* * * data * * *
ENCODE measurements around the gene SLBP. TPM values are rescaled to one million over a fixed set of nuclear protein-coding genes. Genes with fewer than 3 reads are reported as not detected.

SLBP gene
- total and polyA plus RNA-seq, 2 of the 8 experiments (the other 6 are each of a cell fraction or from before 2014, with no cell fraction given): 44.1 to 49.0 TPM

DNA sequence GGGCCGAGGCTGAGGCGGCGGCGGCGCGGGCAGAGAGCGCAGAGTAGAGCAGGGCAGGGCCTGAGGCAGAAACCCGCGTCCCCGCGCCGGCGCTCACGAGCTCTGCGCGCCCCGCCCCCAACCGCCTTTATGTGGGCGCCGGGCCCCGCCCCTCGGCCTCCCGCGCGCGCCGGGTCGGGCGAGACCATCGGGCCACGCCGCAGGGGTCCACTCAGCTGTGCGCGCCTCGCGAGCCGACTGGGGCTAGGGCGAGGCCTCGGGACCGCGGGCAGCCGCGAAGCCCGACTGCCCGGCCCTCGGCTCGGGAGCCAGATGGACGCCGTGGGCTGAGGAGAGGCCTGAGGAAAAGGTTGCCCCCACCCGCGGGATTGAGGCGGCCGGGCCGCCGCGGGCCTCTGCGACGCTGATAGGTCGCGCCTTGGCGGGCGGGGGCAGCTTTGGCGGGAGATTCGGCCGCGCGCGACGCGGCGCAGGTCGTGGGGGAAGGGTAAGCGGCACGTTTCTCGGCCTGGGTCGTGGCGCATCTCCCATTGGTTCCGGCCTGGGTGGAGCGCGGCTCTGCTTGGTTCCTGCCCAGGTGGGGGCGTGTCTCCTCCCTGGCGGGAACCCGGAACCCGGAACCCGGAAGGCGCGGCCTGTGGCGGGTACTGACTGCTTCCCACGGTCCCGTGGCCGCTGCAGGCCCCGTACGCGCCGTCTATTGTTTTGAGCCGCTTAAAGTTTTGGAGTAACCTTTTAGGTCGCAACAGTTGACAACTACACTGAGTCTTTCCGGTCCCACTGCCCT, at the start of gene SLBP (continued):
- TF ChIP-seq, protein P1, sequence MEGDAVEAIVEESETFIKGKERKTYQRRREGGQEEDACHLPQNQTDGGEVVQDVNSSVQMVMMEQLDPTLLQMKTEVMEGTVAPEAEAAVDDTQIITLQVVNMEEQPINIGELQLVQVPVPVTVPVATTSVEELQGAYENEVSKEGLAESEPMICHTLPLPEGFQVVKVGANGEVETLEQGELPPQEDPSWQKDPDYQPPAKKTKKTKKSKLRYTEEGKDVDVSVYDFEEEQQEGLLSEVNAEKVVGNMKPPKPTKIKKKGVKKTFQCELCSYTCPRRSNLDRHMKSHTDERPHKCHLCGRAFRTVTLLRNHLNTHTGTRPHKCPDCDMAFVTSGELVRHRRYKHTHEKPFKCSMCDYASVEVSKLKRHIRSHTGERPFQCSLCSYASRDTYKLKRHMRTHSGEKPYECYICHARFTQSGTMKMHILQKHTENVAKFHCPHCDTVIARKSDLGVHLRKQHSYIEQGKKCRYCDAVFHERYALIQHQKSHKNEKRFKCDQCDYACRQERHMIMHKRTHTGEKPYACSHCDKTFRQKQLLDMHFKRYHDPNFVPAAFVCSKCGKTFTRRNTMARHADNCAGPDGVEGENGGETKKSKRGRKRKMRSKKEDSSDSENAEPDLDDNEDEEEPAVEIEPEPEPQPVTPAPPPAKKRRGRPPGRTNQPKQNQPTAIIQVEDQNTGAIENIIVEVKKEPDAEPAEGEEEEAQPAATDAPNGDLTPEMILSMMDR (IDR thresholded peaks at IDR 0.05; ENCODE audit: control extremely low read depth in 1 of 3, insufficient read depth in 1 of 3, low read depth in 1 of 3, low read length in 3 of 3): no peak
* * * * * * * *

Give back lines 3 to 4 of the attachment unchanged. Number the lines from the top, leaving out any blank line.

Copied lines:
- total and polyA plus RNA-seq, 2 of the 8 experiments (the other 6 are each of a cell fraction or from before 2014, with no cell fraction given): 44.1 to 49.0 TPM

DNA sequence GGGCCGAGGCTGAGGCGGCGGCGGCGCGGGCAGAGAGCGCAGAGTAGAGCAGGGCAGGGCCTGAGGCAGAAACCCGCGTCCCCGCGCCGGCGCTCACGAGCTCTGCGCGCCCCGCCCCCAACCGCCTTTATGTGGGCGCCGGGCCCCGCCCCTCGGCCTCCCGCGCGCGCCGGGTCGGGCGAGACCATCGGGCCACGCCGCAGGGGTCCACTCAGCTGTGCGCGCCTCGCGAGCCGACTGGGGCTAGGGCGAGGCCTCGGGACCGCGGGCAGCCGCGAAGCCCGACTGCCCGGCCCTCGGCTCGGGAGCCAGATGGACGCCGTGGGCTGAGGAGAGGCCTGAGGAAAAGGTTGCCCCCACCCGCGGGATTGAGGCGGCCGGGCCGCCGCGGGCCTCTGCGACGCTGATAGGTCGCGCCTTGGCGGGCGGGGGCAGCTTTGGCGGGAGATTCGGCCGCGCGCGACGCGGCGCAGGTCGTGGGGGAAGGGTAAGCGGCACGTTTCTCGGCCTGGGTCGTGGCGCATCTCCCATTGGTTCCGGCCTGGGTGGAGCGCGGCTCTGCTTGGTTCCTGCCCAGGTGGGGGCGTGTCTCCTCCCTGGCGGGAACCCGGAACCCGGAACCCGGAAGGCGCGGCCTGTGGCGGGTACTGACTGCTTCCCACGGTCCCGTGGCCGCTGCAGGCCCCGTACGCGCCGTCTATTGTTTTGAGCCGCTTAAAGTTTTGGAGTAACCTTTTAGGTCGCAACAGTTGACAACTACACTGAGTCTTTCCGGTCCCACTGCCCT, at the start of gene SLBP (continued):